Little Buddha (1994)
Bernardo Bertolucci attempts to mix Buddhist spirituality with childhood fantasy in Little Buddha. When Dean Conrad (Chris Isaak), a Seattle architect, comes home from work one day, he finds two robed Buddhist monks sitting in his living room talking with his wife Lisa (Bridget Fonda). Guided by a series of disturbing dreams, the monks have traveled from Nepal to Seattle because they believe that the Conrad's ten-year-old son, Jesse (Alex Wiesendanger) may be the reincarnation of a legendary Buddhist mystic. The Conrads are initially skeptical, particularly when the monks want to take their son back to Bhutan with them. But after Dean's partner commits suicide, Dean has a religious awakening ("I've been doin' some thinkin'," he says) and permits Jesse to go away with the monks. Then the Lama Norbu (Ruocheng Ying) gives Jesse a children's book about the Buddha Siddhartha (Keanu Reeves). Siddhartha leads a sheltered life until he comes upon a couple of all-knowing beggars who introduce him to poverty and hunger. After this revelation, Siddhartha decides that it is his destiny to relieve all human beings from pain and suffering. Back in present day, Jesse is now knowledgeable about the basis of Buddhism. Much to Jesse's and his father's surprise, however, they find that there are two other children at Bhutan who show signs of being the reincarnated Buddhist mystic. … More
as Prince Siddhartha
as Dean Konrad
as Lisa Konrad
as Jesse Konrad
as Lama Norbu
as Kenpo Tenzin
as Lama Dorje
as King Suddhodhana
as Queen Maya
as Lord Mara
as Queen's Assistant
as Old Musician
as Saddiya Siddiqui
as Anita Thakur
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Critic Reviews for Little Buddha
An intimate, spiritual film from Bertolucc, which trying to combine elements of mysticism and Western culture.
Excellent introduction to Buddhism--strongest portions are mythical excerpts of Buddha's life.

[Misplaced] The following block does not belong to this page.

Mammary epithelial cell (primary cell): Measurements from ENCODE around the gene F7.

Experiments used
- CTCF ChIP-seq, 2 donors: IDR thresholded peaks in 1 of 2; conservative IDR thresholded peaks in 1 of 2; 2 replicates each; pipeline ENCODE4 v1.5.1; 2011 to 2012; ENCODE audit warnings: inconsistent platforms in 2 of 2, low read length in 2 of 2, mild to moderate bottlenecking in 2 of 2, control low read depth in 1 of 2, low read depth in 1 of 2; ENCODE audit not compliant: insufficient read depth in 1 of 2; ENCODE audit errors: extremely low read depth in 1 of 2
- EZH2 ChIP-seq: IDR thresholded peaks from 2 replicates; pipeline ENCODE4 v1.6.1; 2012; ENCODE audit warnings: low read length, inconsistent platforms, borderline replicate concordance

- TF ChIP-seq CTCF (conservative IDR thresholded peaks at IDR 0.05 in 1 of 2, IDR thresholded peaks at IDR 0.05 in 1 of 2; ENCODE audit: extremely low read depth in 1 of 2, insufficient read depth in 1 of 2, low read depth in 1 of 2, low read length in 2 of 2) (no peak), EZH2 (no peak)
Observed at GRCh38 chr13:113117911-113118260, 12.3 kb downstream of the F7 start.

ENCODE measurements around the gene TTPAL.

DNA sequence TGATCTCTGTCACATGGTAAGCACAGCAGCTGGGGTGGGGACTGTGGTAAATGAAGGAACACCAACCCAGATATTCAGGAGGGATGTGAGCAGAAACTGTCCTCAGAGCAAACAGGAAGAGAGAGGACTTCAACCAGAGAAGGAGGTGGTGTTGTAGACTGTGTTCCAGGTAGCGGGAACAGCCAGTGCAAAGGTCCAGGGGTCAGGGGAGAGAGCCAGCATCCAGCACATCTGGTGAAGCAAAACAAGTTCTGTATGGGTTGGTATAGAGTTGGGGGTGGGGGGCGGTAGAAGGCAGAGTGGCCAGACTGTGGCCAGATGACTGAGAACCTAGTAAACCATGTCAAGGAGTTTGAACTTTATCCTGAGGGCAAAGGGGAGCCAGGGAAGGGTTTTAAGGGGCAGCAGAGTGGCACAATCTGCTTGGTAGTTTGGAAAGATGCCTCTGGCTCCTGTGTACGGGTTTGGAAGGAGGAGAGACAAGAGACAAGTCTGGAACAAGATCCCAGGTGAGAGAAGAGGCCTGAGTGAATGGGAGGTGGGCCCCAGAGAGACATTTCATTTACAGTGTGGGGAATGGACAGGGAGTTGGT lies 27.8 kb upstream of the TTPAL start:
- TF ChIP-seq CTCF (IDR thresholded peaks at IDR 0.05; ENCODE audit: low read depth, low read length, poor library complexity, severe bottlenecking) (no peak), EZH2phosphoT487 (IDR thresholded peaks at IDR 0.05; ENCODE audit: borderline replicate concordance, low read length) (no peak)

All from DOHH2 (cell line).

Although the search for enlightenment may not have much in the way of high-concept appeal, the film should satisfy adventurous moviegoers as well as the large number of adults already intrigued by eastern religions.
Bertolucci's celebrated burnt-orange-and-burnished-lemon look remains handsome, and the story itself still commands some interest as a pivot into daunting material.
A crazily mesmerizing pop artifact that ranks alongside Herman Hesse's novel Siddhartha in terms of extreme earnestness and quasi-religious entertainment value.
Has some captivating qualities about both contemporary American life and Tibetan Buddhism.
A well-realized parable about Siddhartha, the Dalai Lama, reincarnation, and a boy's journey of discovery and death.
Part fairy tale, part travelogue, and part kindergarten lesson in Eastern religion. Not a single part is persuasive or compelling.
The modern sequences lack realism or credibility. The ancient sequences play like the equivalent of a devout Bible story.
As beautifully photographed and intelligently-written as the movie is, it has no emotional depth or appeal, and is often as cold and clinical as its gray depiction of Seattle.
Some of the movie's mysteries are more unsuccessfully secular than rapturously eternal, but the doorway opens far enough to offer a few glimpses of nirvana.
Cynics may turn away, but I found the ideas and their execution quite fascinating.
Audience Reviews for Little Buddha
Ultimately this fell flat for me. I was more interested in the segements relating Siddhartha's story than in any of the modern day goings on, even if Keanu Reeves seems to mainly be in the film to look pretty (which his delivery of lines suggests).More
I watched this film in my religion class for the first time, and it was enough for me. However, I do give it credit for staying biblically correct to the religion!More
Great casting, really splendid, because when I think of Buddha I automatically think Keanu Reeves. Honestly I started to burst out laughing whenever Keanu spoke, it was pretty bad. Other than that I thought the story was interesting, and cute. I thought that it would have been more heavy handed, but it was quite passive in it's views of the world which I found refreshing.More
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